Immigrants coming from the "South" are victims of all sorts of discriminations as the statistics show. They are mainly employed in the car industry, building industry, cleaning sector and hospitals in lowly-paid jobs. 20 percent of the non-qualified workers are foreigners. 46 percent of foreigners are workers (as opposed to 26 percent of French people). 80 percent of the Turks are workers, 50 percent of the Algerians and Tunisians belong to the working class.
These discriminations had also affected the previous waves of immigration but it did not give birth to a religious movement of protest, because the majority of the Italian, Polish and Spanish immigrants were sharing the same religion as the dominant one in France: catholicism, but it probably not the case of the North Africans.
Part-time jobs and unemployment 42 percent of migrant women have a part-time job as opposed to 31 percent of French women. 20 percent of migrant men are unemployed as opposed to 10 percent of French men. 23 percent of migrant women are unemployed as opposed to 14 percent of French women.
Rate of unemployment (year 2000) according to the nationality
Born in France: 11 percent - Born abroad but naturalized: 14 percent - Algerians: 30.8 percent - Moroccans: 35.8 percent - Tunisians: 19.5 percent - Other Africans: 25.6 percent Marriages
40 percent of the African migrants are Muslim. Polygamy is practiced only among the Mandés who represent 25 percent of the African immigrants. 50 percent of the boys and 25 percent of the girls born in Algeria but living in France marry with a French citizen whose two parents were born in France. Turkish men and women rarely marry French citizens, even they have been brought up in France.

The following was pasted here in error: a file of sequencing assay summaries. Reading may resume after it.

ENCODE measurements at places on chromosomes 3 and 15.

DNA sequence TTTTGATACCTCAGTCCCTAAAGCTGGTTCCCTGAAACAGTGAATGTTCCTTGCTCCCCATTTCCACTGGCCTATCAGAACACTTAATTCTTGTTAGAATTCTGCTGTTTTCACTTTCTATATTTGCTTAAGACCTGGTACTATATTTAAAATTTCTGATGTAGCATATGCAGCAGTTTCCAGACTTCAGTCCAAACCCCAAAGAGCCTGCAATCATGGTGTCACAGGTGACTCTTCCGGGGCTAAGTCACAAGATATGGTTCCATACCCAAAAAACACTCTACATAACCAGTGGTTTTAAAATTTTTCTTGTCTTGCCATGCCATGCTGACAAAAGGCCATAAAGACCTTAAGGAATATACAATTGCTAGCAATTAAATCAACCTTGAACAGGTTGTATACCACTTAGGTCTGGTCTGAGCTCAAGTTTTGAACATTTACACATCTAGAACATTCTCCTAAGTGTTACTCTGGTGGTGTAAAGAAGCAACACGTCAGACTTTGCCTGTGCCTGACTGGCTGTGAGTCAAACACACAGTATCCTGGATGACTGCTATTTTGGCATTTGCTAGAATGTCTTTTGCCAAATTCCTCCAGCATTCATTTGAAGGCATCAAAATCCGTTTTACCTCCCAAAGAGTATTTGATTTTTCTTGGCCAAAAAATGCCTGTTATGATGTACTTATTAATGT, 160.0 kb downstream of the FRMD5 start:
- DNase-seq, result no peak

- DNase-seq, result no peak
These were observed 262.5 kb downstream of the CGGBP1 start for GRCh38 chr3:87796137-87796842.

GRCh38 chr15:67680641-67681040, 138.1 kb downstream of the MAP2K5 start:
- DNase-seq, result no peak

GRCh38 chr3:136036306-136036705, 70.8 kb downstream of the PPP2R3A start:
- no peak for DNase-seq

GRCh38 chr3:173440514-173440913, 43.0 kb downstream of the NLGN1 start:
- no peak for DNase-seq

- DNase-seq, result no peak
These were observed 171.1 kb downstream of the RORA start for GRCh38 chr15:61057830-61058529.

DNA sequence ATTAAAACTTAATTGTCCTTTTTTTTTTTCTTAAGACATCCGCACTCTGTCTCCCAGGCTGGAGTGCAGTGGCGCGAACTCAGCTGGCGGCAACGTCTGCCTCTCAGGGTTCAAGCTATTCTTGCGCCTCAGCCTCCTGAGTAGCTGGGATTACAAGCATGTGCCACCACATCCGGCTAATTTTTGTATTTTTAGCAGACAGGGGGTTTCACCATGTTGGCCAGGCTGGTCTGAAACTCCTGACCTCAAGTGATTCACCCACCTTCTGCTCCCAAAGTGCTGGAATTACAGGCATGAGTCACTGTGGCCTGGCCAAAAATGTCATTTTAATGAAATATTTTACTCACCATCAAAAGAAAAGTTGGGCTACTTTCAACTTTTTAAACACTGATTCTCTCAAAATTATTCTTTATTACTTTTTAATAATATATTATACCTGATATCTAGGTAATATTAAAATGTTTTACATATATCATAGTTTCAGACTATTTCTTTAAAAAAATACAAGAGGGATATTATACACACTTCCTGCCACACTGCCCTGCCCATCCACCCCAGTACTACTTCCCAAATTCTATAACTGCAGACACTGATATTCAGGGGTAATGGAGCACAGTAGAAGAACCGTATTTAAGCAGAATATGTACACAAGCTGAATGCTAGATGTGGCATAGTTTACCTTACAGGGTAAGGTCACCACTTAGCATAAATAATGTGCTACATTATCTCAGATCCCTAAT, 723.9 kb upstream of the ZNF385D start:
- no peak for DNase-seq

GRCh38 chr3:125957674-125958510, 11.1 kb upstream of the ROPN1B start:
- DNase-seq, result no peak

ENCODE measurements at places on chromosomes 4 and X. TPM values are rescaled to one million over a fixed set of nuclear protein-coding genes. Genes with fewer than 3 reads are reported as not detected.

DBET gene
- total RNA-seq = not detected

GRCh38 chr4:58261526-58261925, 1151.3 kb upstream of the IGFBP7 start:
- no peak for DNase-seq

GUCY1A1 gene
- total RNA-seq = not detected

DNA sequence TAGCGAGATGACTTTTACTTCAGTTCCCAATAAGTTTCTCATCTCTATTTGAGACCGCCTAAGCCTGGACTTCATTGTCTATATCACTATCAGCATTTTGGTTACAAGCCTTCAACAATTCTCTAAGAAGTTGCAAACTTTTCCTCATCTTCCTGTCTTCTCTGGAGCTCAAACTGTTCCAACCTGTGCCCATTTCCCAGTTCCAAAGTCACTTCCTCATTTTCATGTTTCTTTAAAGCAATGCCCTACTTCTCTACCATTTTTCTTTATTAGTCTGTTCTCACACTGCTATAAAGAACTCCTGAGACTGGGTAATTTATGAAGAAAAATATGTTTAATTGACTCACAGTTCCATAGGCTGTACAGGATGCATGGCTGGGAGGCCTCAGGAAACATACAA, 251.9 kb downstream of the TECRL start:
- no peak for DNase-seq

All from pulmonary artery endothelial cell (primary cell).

The suburbs were not specially constructed for migrants or to hide (as I read in an American newspaper) "the coloured populations" from the White French working class! The estates were constructed to receive three different kinds of populations:
- the former French farmers who became workers in the 1950s and 1960s (remember that France was still a country where the majority of the population lived and worked on the countryside in 1945),
- the former settlers ("Pieds Noirs") of Algeria when they arrived after 1963 as well as the "harkis"
- the foreign workers when they came to work and live with their families (if not,they were housed in shanty towns, or overpopulated "foyers" for singles).
The mass of the population living in French suburbs was and is not composed mainly of migrants or foreigners coming from the "post-colonial world". It is composed of workers.
In 2002, 32 percent of migrant families lived in their own house, 66 percent in collective buildings (private or state owned) and 2 percent in hotel rooms, "provisional buildings" (trailers, slums, barracks on building sites).
Migrant families (with either a migrant father or mother as the head of the family, the other being either French, either also a migrant) represent only 18 percent of the population of 4,7 million people living in the ZUS (Sensitive Urban Zones: working class areas, generally in the suburbs) and only 16 percent of the persons living in the state-owned estates.
These statistics show that the medias don’t know what they are talking about when they compare French state or private-owned estates with American ghettos.
One can have the impression that these estates are mainly populated by migrants only if one focuses on some "mono-ethnic" buildings: one tower with mainly Africans, another building with mainly Turks, one street with a majority of West Indians, etc. But basically, until now, French and foreign workers mix in all the senses of the word, geographical and social. The rate of so-called "inter-ethnical" marriages (50 percent for the North Africans, for example) in France after 50 years of presence can’t be compared with the American one (7 percent for Black men, 2.5 percent for Black women) after several centuries. This situation may change in the future, but that remains to be seen.
[prol-position news #5 | 2/2006] www.prol-position.net